Last week, Beresheet successfully exited the earth's orbit and let the moon's gravitational force draw it into it's own orbit. But with the original prize money off the table, mission managers don't want to risk Beresheet with any additional maneuvers once it lands.
The spacecraft will take photos of the landing site to prove a successful landing, adding to its collection of stunning images and videos from its journey. The landing attempt began late Thursday, with touchdown expected around 10:25 p.m.in Israel (3:25 p.m. ET). It was a response to Google's Lunar XPRIZE, which promised $20 million to a company that could soft-land on the Moon and complete a small series of tasks.
The $100 million mission, the first spacecraft from a smaller, non-superpower country set to land on the lunar surface, as well as the first private lunar landing mission, will communicate with six ground stations on Earth, and will be supported by the Deep Space Network, as all missions beyond Earth have communications going through a facility at JPL.
SpaceIL and IAI have indicated that should a problem arise, the spacecraft will re-enter its elliptical orbit around the moon and abort the landing process.
Beresheet was created to make some measurements of the local gravity field around its landing site during its two or three Earth days of work on the moon.
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China's Chang'e-4 made the first-ever soft landing on the far side of the moon on January 3, after a probe sent by Beijing made a lunar landing elsewhere in 2013.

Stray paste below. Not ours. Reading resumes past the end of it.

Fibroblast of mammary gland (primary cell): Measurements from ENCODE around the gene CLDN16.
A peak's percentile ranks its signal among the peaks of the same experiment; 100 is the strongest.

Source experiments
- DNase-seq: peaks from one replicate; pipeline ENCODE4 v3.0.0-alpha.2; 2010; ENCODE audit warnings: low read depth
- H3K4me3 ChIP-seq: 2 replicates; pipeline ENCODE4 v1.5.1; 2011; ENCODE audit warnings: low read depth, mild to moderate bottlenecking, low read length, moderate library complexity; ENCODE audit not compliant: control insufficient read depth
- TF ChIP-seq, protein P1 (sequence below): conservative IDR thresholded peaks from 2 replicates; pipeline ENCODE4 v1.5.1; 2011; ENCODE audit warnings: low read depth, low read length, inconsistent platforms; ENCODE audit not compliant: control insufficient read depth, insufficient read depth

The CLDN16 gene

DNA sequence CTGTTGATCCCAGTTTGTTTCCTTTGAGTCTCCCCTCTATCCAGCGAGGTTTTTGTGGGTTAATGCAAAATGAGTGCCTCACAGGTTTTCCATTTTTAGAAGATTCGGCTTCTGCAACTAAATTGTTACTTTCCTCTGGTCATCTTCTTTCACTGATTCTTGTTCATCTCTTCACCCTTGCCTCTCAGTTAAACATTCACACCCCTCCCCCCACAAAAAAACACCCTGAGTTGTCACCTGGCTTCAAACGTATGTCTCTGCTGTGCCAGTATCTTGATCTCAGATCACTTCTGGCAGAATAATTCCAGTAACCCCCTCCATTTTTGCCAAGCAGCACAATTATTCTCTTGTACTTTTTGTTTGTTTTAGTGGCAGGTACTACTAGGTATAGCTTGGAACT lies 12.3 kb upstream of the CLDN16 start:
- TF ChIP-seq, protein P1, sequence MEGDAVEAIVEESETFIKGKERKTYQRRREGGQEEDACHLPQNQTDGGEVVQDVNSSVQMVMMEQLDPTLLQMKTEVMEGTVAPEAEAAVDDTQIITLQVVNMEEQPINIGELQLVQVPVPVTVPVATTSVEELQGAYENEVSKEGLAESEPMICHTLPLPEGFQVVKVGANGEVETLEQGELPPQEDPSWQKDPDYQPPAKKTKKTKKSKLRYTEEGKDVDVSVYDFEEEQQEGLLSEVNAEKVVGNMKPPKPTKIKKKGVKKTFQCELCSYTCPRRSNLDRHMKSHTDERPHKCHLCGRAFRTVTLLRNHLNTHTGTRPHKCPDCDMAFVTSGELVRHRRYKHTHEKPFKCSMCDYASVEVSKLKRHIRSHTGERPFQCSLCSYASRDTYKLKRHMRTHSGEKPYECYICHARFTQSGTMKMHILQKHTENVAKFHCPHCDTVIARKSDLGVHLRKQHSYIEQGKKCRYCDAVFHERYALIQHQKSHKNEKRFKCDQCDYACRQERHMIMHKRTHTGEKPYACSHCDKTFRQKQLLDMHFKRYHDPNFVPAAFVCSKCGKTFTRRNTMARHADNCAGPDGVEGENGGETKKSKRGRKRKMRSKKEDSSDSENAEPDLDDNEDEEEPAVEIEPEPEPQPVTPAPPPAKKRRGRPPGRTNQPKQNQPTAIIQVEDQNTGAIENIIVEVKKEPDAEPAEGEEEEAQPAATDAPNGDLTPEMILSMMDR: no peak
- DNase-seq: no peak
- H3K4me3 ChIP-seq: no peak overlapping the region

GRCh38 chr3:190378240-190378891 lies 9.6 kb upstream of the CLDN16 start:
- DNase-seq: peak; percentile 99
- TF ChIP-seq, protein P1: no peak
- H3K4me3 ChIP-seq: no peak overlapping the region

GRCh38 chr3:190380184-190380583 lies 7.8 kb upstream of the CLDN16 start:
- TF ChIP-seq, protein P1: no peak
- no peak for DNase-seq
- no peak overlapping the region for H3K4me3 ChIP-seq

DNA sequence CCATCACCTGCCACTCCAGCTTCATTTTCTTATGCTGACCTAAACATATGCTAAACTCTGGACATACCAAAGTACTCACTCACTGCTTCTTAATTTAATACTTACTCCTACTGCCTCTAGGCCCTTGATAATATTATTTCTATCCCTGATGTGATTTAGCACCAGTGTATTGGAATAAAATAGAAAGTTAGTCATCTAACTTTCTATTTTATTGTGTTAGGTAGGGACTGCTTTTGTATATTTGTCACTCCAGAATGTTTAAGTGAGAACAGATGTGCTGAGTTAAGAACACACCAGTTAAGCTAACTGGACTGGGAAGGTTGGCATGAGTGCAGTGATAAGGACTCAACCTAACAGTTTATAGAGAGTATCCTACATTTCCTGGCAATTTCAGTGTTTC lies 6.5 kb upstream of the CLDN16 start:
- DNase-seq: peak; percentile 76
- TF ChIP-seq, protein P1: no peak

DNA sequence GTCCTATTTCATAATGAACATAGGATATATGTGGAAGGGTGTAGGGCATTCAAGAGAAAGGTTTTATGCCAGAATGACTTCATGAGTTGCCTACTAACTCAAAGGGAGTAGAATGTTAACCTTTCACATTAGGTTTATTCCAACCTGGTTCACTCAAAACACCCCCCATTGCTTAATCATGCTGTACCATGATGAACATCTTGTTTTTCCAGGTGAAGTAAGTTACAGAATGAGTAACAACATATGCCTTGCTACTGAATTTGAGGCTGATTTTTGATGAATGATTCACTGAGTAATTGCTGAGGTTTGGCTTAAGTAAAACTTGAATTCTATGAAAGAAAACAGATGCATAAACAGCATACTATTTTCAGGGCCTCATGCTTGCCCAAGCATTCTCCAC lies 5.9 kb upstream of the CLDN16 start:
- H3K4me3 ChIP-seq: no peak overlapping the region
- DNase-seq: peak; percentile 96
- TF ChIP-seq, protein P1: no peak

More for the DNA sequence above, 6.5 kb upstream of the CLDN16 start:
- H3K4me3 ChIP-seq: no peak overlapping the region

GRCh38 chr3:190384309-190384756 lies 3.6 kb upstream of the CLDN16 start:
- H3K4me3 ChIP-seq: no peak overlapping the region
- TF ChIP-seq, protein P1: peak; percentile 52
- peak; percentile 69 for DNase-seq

In addition to its science mission, Beresheet carried a time capsule to the Moon.
The main goals, SpaceIL and IAI representatives have said, involved advancing Israel's space program, increasing the nation's technological knowhow and getting young people more interested in science, technology, engineering and math.
The Beresheet lander was built by IAI (Israel Aerospace Industries) and is operated from a mission control facility in Yehud, Israel, southeast of Tel Aviv. It managed to make it to lunar orbit, after all, and to send back a photograph from near the moon's surface, almost touching down softly - and all for a total mission price tag of just $100 million, including launch.
Nearly everything about the unmanned spacecraft goes against convention and shows Israeli ingenuity at its finest. "I didn't realize it was impossible and the three engineers who started this project didn't realize it was impossible, and the way we in Israel think, nothing is impossible".